Argentinean politicians have passed a bill to legalise abortion in a groundbreaking move for Latin America, a region that has long opposed the practice on religious grounds.
Currently, women who have an abortion in Argentina — and even those who assist them with the procedure — can face prosecution.
There are only exemptions in cases of rape or if pregnancy poses a risk to the mother’s health.
The new bill, which permits abortions up until the 14th week of pregnancy, faced 12 hours of heated debate in the Senate, reflecting months of national division on the issue.
It passed in the early morning, 38 in favour to 29 against, with one absention.
‘It means fewer women dying in clandestine abortions’
In the streets of Buenos Aires, where crowds have gathered for days, the vote was welcomed as a sign of progress for women’s rights.
Moira, who declined to give her last name, was among them. She said she underwent her own illegal abortion two years ago, taking a pill to end her pregnancy in the 7th week with the support of an underground network of women.
“I was in a situation where doctors wouldn’t help me with my decision, with what I wanted,” she told the ABC.
“Now women don’t have to provide a justification of why they want to have an abortion, now it’s simply their choice, and I think they will be less mistreated.
“It means fewer women dying in clandestine abortions.”
Another activist, 30-year-old Mariana, said it was important to take part in “this struggle … because it surfaced so many things in my family”.
“We’ve been supporting the law and marching for five years,” she told the ABC.
“I’m glad that I can experience this historical moment.”
Only two years ago, nearly 1 million women took to the streets in what was dubbed a green wave, demanding a change to abortion laws.
A 2018 bill, identical to the one passed today, failed 31 to 38 with two senators abstaining.
The grassroots movement sprang up again six months later, following the case of an 11-year-old-girl who was impregnated through rape and denied a request for an abortion.
After 23 weeks of pregnancy, the girl, who was called “Lucia” to protect her identity, had to undergo a procedure similar to a caesarean section.
Doctors said they performed the c-section because they thought an abortion would be too risky, but pro-choice groups told the BBC that what happened to Lucia amounted to “torture”.
“Women … were always the most vulnerable members of society,” Moira said of her country’s change.
“This is a huge advancement for women.”
The year of women despite a pandemic and economic woes
Lucia’s case and the national conversation around gender violence were credited with the rise of centre-left President Peronist Alberto Fernandez, who made gender equality and abortion rights central features of his successful 2018 campaign.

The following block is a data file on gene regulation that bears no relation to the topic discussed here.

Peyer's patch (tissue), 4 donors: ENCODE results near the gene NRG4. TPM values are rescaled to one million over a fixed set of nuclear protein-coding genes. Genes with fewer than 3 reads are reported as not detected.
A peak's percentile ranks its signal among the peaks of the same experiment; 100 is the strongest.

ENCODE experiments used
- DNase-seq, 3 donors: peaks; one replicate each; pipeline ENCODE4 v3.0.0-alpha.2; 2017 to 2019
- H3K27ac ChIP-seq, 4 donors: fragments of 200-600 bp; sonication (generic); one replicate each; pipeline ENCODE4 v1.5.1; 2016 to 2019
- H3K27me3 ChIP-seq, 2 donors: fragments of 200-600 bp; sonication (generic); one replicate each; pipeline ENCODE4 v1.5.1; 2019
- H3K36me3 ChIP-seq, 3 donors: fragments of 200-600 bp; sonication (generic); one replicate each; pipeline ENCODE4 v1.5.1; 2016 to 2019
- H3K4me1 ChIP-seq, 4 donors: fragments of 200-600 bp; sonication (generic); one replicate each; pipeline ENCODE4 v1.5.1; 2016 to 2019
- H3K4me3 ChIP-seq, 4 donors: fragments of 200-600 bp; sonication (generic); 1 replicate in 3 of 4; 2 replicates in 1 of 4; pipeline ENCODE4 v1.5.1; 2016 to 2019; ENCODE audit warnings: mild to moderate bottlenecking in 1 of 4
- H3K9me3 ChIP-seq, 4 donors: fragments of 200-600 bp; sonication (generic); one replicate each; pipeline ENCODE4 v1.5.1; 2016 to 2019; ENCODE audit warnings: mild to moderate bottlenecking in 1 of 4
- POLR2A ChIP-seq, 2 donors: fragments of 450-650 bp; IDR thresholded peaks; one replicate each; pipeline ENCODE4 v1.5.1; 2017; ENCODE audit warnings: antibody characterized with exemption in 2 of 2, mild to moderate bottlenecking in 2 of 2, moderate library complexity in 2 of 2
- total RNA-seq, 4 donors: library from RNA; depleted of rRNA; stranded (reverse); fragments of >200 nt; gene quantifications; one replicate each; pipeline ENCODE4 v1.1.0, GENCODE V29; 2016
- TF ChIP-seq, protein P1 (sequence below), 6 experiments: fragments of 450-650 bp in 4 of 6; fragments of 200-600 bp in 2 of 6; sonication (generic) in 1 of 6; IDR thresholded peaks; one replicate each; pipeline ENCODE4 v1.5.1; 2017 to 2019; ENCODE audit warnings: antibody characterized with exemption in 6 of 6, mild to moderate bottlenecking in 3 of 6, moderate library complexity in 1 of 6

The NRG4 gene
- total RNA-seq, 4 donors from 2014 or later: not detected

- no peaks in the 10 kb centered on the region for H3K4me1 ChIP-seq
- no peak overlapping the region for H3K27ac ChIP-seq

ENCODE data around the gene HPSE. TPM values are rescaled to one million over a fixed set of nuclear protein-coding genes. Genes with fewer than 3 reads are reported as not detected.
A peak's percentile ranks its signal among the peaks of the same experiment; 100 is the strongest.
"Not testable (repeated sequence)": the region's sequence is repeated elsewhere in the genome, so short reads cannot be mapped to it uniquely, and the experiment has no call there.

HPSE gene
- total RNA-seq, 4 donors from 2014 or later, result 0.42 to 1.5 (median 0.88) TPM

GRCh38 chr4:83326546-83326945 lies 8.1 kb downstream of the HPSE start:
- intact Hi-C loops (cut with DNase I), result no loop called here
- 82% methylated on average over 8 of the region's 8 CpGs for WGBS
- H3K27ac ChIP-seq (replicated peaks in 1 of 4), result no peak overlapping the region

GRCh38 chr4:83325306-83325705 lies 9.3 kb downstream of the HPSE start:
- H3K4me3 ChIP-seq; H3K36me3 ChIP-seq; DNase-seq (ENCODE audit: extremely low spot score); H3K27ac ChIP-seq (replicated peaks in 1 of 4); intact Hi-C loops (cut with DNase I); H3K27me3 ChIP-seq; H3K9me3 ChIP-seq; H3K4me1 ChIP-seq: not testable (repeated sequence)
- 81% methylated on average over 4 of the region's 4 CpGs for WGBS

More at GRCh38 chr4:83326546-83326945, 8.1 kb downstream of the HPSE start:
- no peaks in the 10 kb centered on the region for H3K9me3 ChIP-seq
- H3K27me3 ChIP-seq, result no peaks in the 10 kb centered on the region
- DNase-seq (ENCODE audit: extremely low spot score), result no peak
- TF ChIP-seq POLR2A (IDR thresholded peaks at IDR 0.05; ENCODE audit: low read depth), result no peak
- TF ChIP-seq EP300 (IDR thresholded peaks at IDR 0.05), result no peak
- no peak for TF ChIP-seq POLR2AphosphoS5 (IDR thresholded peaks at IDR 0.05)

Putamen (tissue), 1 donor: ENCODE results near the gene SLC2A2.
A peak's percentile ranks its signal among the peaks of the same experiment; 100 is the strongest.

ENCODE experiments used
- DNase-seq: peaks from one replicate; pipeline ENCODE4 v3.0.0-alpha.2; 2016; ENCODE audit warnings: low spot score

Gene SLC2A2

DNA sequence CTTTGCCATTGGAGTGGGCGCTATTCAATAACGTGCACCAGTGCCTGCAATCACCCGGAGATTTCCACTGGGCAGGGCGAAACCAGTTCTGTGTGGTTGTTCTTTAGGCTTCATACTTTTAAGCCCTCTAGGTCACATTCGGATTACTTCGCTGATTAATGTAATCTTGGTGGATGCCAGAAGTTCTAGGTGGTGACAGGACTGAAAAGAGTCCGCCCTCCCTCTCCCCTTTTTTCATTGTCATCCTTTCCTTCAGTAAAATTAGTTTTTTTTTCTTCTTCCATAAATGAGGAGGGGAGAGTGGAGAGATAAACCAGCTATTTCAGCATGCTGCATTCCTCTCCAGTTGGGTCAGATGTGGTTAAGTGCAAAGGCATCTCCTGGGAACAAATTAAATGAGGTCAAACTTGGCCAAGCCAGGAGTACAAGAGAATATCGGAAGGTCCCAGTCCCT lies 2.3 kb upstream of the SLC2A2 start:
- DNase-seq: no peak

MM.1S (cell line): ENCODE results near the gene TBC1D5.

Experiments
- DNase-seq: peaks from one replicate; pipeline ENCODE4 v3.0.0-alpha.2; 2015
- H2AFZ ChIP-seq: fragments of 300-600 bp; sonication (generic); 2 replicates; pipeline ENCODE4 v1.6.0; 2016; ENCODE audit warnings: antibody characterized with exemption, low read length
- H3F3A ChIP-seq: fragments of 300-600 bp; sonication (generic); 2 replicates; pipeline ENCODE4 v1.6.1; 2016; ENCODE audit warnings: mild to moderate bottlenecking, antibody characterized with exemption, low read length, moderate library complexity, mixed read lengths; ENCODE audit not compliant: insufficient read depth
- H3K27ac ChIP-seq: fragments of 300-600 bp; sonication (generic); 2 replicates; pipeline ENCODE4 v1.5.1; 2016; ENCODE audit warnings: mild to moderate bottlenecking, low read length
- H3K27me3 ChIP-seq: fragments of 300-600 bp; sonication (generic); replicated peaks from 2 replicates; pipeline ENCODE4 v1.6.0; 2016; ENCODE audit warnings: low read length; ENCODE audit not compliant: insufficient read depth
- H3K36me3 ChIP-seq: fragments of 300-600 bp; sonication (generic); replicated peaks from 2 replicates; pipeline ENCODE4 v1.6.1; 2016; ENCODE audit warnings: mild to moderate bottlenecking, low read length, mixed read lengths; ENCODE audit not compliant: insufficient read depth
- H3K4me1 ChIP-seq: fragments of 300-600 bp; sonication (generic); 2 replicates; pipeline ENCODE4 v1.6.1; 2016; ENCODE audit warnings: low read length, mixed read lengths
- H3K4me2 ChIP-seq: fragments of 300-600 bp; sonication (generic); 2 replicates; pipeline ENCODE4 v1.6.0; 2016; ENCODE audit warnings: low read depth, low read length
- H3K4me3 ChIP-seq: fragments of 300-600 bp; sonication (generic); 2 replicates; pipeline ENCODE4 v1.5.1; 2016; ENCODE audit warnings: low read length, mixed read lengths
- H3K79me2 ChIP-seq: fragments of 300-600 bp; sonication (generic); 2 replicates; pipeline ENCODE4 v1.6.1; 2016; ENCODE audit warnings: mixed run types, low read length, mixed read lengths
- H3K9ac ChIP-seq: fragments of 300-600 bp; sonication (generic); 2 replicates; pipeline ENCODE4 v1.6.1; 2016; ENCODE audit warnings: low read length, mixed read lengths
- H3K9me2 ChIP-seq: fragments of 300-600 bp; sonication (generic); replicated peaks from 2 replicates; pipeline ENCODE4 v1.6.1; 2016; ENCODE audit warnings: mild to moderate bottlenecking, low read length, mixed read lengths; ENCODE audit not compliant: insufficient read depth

The President personally lobbied for the passage of the new bill, causing some in the opposition camp to say the abortion movement distracted from the pandemic and contributed to the country’s worst financial crisis in a century.
Mr Fernandez’s electoral success cannot be separated from the rise of the Ni Una Menos (Not One Less) movement, which is Argentina’s answer to the MeToo movement.
Those in Mr Fernandez’s Cabinet credit the social movement with changing hearts and minds.
Vice-President Cristina Fernandez de Kirchner said she was long opposed to legalising abortion before watching women in the “green wave”.
She was set to cast the deciding vote in the event the Senate bill came down to a tie, which looked highly likely given the heat of the debate.
But even once the new laws start to take effect, the practice of abortion will continue to face sharp resistance in Argentina.
A huge change for a region with deep ties to the Catholic Church
Those opposed to the bill had held vigils and prayer groups outside of the capitol in the days leading up to the vote.
School teacher Adriana, who did not provide her last name, said she was motivated to protest by the “right to life”.
“More than anything, I’m here to be a spokesperson for that unborn child who has no voice but is alive,” she said.
The passing of the bill holds particular significance in Latin America, which has some of the world’s most restrictive abortion laws in part because of the Catholic Church’s long opposition to the practice.
In passing the bill, Argentina has become the largest country in the region to allow abortion on demand.
Only three others — Cuba, Guyana and Uruguay — allow elective abortions, according to the Centre for Reproductive Rights, with varying limits on the number of weeks of pregnancy in which an abortion can legally be performed.
Several other countries have outlawed them completely. In El Salvador, women can be sentenced to up to 40 years in prison for getting an abortion.
Pope Francis, who was born in Argentina, has remained firm on the matter. Speaking at a conference last year, he said that it could never be condoned, even when the foetus was gravely sick or likely to die.
Just hours before the vote was set to pass, the Pope tweeted that “every outcast is a child of God”.
Will this lead to broader changes in Latin America?
Yet recent studies show religious identity is shifting all across Latin America.
According to the Pew Research Center, more than 90 per cent of Latin Americans identified as Catholic. In 2014, that number was down to 69 per cent.
Argentina is among the most secular Latin American nations, but the push to legalise abortion is reaching other parts of the region.
In Brazil, a court case considering whether to make abortion legal is set to be heard in the nation’s top court, while Columbia is considering a petition to remove abortion from the penal code.
Chile introduced laws in 2017 that permitted abortion in certain circumstances and activists hope that this may be expanded with the country in the midst of rewriting its constitution.